After an early dinner of beer and appetizers, we walked back to our hotel room. It was getting very cold and gusty, making for for an extremely brisk walk. Glad we had a couple of beers to keep us warm!
Day Three: The Drive to Nanaimo
The next morning we awoke to snow and ice on the ground, something Victoria apparently does not get too often. It also reaffirmed that we made the right decision and left the Miata at home. Today's trip would take us up to Nanaimo, home of the Nanaimo bar, a super-sweet desert that is available across North America, but originated in this small Canadian island town.
With the streets being somewhat icy, we locked the hubs on the Sidekick and headed north. The first thing we saw? A Mitsubishi Pajero Mini! What is this car? It's about the size of a Suzuki Samurai or Jimny, but it's a Mitsubishi. Unfortunately, the only photo we could get was this semi-pixielated version at the right. But it gives you an idea of the vehicle's size. Oh yeah, and bonus for capturing a Toyota Tercel Wagon.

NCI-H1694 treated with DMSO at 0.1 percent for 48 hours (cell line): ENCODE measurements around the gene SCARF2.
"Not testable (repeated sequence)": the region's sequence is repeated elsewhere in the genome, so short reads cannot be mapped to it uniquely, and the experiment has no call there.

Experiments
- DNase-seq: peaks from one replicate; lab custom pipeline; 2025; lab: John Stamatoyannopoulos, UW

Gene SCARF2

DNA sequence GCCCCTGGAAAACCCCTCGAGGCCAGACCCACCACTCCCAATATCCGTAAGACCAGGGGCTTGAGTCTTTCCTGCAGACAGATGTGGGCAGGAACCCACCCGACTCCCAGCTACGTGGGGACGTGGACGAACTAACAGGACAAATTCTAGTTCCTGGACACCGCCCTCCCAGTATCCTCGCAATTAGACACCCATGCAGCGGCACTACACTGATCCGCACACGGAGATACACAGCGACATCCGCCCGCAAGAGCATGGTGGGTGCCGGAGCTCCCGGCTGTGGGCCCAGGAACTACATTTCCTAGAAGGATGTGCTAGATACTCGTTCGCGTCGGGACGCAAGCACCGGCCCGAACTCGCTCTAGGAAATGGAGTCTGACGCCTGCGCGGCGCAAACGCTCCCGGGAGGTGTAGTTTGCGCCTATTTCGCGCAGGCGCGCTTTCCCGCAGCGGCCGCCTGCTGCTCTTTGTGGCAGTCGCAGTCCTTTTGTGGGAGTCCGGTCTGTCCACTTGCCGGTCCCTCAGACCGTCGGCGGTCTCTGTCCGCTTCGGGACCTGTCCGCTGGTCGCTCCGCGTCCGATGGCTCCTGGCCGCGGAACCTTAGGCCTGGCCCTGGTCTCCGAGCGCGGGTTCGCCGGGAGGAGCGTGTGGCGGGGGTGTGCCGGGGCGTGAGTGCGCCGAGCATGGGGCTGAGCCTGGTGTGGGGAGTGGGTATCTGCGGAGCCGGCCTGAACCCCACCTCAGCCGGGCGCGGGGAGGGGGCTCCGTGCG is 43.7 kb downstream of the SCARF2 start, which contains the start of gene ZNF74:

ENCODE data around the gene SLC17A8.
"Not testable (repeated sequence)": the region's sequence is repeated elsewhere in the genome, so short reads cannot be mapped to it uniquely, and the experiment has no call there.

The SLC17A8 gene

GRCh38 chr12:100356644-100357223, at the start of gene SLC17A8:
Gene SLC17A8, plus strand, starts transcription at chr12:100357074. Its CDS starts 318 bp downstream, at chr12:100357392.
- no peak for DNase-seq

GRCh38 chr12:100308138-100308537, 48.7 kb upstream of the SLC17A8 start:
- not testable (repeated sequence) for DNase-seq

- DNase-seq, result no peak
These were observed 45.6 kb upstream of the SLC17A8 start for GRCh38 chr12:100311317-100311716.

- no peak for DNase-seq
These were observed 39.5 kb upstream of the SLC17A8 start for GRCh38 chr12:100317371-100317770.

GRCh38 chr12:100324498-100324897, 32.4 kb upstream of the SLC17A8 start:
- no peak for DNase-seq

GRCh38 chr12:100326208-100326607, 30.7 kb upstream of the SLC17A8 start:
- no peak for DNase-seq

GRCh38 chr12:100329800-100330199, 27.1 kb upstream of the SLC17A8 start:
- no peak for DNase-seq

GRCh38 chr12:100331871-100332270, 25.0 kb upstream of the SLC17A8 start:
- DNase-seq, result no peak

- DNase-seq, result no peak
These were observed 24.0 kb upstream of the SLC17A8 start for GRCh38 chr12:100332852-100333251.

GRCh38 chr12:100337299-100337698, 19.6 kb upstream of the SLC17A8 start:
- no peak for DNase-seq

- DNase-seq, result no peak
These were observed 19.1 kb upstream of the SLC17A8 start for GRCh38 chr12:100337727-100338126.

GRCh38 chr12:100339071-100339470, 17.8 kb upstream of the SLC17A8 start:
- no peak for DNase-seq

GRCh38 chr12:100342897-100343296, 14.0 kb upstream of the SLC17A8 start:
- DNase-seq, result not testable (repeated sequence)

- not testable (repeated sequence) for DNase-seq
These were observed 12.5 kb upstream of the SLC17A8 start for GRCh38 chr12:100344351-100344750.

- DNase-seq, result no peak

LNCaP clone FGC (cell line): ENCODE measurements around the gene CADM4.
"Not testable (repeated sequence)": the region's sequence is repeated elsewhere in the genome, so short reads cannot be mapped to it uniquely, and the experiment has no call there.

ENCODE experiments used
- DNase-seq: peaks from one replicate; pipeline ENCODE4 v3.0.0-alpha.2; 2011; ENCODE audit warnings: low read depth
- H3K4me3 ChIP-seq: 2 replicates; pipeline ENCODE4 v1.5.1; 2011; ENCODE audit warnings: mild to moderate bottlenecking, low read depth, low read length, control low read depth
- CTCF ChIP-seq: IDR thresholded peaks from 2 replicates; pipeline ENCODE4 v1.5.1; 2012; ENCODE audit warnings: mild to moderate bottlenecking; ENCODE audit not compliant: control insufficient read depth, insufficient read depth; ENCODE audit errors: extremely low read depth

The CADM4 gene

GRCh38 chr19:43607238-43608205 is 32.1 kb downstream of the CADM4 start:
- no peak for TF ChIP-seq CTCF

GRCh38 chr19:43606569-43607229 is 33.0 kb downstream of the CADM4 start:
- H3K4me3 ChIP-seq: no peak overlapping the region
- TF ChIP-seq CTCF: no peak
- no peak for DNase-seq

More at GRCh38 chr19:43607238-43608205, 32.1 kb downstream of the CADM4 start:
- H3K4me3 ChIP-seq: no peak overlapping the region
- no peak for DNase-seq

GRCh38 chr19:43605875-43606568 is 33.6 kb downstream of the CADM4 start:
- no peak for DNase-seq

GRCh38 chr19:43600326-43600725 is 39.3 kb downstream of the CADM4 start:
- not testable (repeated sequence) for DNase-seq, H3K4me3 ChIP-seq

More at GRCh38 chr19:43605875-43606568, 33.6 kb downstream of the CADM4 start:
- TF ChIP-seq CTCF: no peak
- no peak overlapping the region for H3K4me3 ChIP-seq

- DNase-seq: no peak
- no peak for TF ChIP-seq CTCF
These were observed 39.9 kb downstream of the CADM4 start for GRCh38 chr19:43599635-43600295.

By the way, it should be noted that Victoria is buzzing with all kinds of cool JDM vehicles. In addition to the Pajero Mini, we also saw scads of Mitsubishi Delicas, a few Toyota Hiaces, a right-hand drive two-door Toyota RAV4, a Subaru Domingo (pictured above), Daihatsu Hijets, Suzuki Carrys, and other neat rides.
Again, we were thankful we left the Miata at home, because we had to go through some snowy mountain passes, and the summer-tire-equipped Miata would have been a bad choice to drive to Nanaimo. The Sidekick did great, and we didn't need to use 4WD. The drive up the Trans Canadian Highway proved to be yet another spectacular venture.
We had an amazing brunch at Gabriel's Café in Nanaimo, and then walked across the street to get a Nanaimo bar. It was extremely rich, super sweet, and quite delectable. Nanaimo actually has a map of all the places in the city to get the confection that bares the city's name. Called the Nanaimo Bar Trail Map, the guide has everything from regular bars to deep fried bars, to Nanaimo Bar Tea Lattes.
We really didn't spend to much time here; it was more of a thing to get a Nanaimo Bar in Nanaimo (that's so meta), much like getting German beer in Germany for the first time.
On the way back, we found out that Vancouver has wineries; something we didn't know before leaving. Not all of them are open, but the ones that are have limited hours. We stopped at Averill Creek and purchased a bottle. Then we stopped at Blue Grouse.